United States v. Joseph Host ( 2010 )

                                 File Name: 10a0455n.06
                                              No. 08-4003                                  FILED
                                                                                        Jul 26, 2010
                                   UNITED STATES COURT OF APPEALS                 LEONARD GREEN, Clerk
                                        FOR THE SIXTH CIRCUIT
    UNITED STATES OF AMERICA,                             )
              Plaintiff-Appellee,                         )
                              v.                          )   ON APPEAL FROM THE UNITED
                                                          )   STATES DISTRICT COURT FOR
    JOSEPH HOST,                                          )   THE NORTHERN DISTRICT OF
                                                          )   OHIO
              Defendant-Appellant.                        )
    Before:          KEITH, BOGGS, and GRIFFIN, Circuit Judges.
              PER CURIAM.
              Defendant Joseph Host (“Host”) pleaded guilty to a count of conspiring to distribute
    Schedule II controlled substances. 21 U.S.C. §§ 841(a)(1) and 846. After dismissing sixty-three
    related counts against him, the district court imposed a below-Guidelines sentence of 168 months.
    Host appeals the district court’s enhancement of his offense level pursuant to U.S.S.G. § 3B1.1(a).
    We affirm.
              From March 1 until June 25, 2007, local and federal law enforcement agents directed
    confidential informants to purchase methamphetamine from Host. Host executed six such sales of
    between one and five ounces. By August 2007, agents were intercepting Host’s cellular calls.
    United States v. Host
    These authorized wiretaps revealed Host’s regular communication with sellers, distributors, and
    prospective customers about drug-related matters. Host’s co-conspirators included cocaine supplier
    Miguel Gonzales Morfin (“Morfin”); methamphetamine supplier Adolfo Barragain-Rodriguez
    (“Rodriguez”); methamphetamine distributor Cory Armstrong (“Armstrong”); methamphetamine
    manufacturer Michael Clapper (“Clapper”); and a number of prospective methamphetamine
    purchasers, including David Knepp, Patricia Knepp, and Dennis Grimes. Among the conspirators,
    Host christened himself “the master.”
           On August 3, 2007, Host stated that he was waiting for a shipment from Rodriguez and
    working with Morfin. Host and Morfin would later discuss the prices to be paid per kilogram of
    cocaine, the means of transport, and the site of delivery. When Host announced the impending
    shipment to Armstrong, and asked whether the distributor could effectively sell the drugs, Armstrong
    indicated that he could complete the sale within two days. Host also contacted the Knepps, assuring
    them that a “nice big chunk” would arrive soon. While organizing the distribution of the drugs, Host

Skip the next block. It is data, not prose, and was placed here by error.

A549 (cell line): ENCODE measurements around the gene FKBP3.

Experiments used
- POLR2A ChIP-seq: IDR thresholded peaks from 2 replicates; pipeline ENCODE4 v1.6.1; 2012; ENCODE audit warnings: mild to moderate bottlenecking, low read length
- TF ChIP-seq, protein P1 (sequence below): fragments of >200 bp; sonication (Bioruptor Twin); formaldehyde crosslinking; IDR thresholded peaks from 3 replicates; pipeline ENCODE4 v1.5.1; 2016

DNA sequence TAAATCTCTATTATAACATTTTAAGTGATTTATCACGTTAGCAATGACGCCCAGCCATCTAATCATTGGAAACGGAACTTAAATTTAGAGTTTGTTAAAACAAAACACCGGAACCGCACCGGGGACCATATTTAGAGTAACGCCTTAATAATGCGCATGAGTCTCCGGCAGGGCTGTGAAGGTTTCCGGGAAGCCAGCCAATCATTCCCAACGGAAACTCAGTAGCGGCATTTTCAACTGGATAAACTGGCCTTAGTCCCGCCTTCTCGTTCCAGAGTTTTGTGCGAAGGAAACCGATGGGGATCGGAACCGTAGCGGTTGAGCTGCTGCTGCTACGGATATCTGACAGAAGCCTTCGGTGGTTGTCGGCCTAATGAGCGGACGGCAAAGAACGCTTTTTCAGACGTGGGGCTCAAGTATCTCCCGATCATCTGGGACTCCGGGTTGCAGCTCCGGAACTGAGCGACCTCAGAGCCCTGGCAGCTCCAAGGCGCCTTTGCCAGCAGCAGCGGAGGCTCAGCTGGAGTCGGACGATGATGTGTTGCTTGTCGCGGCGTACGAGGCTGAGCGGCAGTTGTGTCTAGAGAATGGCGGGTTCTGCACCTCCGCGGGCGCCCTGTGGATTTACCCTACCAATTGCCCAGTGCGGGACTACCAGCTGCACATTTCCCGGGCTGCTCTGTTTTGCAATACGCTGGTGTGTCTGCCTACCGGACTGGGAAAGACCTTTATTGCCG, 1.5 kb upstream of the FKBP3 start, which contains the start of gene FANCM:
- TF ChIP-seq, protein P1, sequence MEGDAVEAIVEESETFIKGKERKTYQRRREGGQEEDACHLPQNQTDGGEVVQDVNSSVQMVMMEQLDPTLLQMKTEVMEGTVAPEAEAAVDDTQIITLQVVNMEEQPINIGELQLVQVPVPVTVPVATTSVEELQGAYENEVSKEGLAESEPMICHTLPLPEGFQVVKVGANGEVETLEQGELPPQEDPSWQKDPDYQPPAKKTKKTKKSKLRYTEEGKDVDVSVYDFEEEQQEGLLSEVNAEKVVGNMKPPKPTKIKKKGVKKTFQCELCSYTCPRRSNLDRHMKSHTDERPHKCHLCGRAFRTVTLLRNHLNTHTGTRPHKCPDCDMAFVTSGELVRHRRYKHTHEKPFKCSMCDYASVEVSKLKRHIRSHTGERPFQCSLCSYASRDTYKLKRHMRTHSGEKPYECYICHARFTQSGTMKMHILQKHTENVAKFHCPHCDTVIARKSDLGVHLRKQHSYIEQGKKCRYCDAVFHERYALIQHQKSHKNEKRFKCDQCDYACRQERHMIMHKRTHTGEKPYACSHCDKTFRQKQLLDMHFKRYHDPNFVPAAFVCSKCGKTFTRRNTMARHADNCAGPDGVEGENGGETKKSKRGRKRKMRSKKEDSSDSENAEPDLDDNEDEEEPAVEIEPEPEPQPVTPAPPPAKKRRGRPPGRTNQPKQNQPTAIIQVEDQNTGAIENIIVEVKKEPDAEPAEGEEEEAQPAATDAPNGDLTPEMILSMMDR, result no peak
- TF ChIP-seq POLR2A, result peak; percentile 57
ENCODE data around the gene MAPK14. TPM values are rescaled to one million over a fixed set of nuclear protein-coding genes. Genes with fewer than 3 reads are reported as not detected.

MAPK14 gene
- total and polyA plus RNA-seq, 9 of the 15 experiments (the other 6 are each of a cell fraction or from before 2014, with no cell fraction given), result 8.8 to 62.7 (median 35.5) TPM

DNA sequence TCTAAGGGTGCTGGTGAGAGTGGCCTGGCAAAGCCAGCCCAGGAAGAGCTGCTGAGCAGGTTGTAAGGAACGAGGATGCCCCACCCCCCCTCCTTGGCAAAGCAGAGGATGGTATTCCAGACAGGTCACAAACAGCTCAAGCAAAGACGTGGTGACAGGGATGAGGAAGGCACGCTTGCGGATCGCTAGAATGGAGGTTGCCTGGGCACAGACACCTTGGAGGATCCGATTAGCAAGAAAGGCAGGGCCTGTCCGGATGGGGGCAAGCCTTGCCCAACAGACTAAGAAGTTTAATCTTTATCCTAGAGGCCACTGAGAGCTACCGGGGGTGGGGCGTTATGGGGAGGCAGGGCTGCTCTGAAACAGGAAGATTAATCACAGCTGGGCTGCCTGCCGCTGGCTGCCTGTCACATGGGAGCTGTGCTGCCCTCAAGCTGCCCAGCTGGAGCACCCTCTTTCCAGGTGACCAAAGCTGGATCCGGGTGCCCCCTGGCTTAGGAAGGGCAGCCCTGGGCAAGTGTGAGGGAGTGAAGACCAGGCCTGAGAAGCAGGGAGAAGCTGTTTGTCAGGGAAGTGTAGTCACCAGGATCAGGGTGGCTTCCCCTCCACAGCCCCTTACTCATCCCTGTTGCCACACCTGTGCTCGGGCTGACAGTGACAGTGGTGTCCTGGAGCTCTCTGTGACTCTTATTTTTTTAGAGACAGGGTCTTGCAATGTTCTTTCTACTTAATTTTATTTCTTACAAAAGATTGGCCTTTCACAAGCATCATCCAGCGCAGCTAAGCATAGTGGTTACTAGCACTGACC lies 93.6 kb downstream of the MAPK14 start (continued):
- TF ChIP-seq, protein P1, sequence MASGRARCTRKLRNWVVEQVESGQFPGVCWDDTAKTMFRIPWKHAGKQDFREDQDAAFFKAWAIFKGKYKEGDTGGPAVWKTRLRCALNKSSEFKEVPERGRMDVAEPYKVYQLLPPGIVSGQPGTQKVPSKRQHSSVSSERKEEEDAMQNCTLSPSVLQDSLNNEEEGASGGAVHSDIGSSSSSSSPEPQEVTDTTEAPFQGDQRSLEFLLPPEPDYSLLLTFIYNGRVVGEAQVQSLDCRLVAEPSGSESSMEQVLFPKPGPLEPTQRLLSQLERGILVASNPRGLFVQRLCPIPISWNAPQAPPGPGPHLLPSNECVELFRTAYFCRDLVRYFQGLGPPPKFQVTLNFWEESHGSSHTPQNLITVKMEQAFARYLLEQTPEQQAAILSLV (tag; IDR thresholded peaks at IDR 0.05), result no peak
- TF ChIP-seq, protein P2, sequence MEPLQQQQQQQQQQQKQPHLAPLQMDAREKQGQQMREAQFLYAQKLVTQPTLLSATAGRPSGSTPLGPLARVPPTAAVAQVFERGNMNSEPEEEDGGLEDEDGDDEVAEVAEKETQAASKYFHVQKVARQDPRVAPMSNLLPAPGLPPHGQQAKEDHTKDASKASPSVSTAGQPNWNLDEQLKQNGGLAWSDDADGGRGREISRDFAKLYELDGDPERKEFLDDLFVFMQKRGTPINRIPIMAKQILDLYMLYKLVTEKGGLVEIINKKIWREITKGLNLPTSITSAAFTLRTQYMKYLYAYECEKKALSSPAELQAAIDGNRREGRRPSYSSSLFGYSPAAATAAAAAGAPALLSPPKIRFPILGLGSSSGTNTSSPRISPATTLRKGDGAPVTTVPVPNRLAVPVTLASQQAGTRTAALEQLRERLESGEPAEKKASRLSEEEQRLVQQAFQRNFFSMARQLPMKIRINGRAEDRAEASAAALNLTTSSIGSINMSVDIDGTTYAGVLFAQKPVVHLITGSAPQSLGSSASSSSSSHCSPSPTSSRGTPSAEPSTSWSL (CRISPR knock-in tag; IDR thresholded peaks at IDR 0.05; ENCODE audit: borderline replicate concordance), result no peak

complained that Rodriguez was “slacking” and repeatedly called customers to alert them to delivery
    updates. In the meanwhile, Host discussed purchasing Sudafed, a common methamphetamine
    ingredient, with Clapper.
           During the month of August 2007, Host spoke with fellow conspirators nearly every day
    regarding the date of delivery of methamphetamine and Sudafed, barriers to transfer, and market
    rates. He arranged up-front cash sales of methamphetamine on August 21, 2007, a shipment of
    which was delivered to Armstrong the following day. On September 17, 2007, three of Morfin’s
    associates traveled from California to deliver six kilograms of cocaine to Host’s home in Ohio. Host
    United States v. Host
    and Rodriguez had already agreed to deliver one of the kilograms to an undisclosed individual on
    consignment for $26,000. However, the sale never took place. Agents executed a search warrant
    at Host’s residence, seized all six kilograms of cocaine, and arrested the three drug couriers, who had
    converged in Host’s garage. All told, Host received six kilograms of cocaine and at least five pounds
    of methamphetamine during the course of the conspiracy.
           On December 5, 2007, a federal grand jury in the Northern District of Ohio returned a sixty-
    four-count superseding indictment against Host and fifteen other individuals. The first count charged
    all sixteen with conspiracy to distribute five kilograms or more of cocaine and fifty grams or more
    of methamphetamine, in violation of 21 U.S.C. §§ 841(a)(1) and (b)(1)(A). Counts four, five, and
    six respectively charged Host individually with the knowing and intentional distribution of 138, 82.3,
    and 55 grams of methamphetamine. Counts seven and eight charged Host and others with the
    knowing and intentional distribution of one and six kilograms, respectively, of cocaine. Finally,
    counts nine through sixty-four charged all sixteen defendants with the knowing and intentional use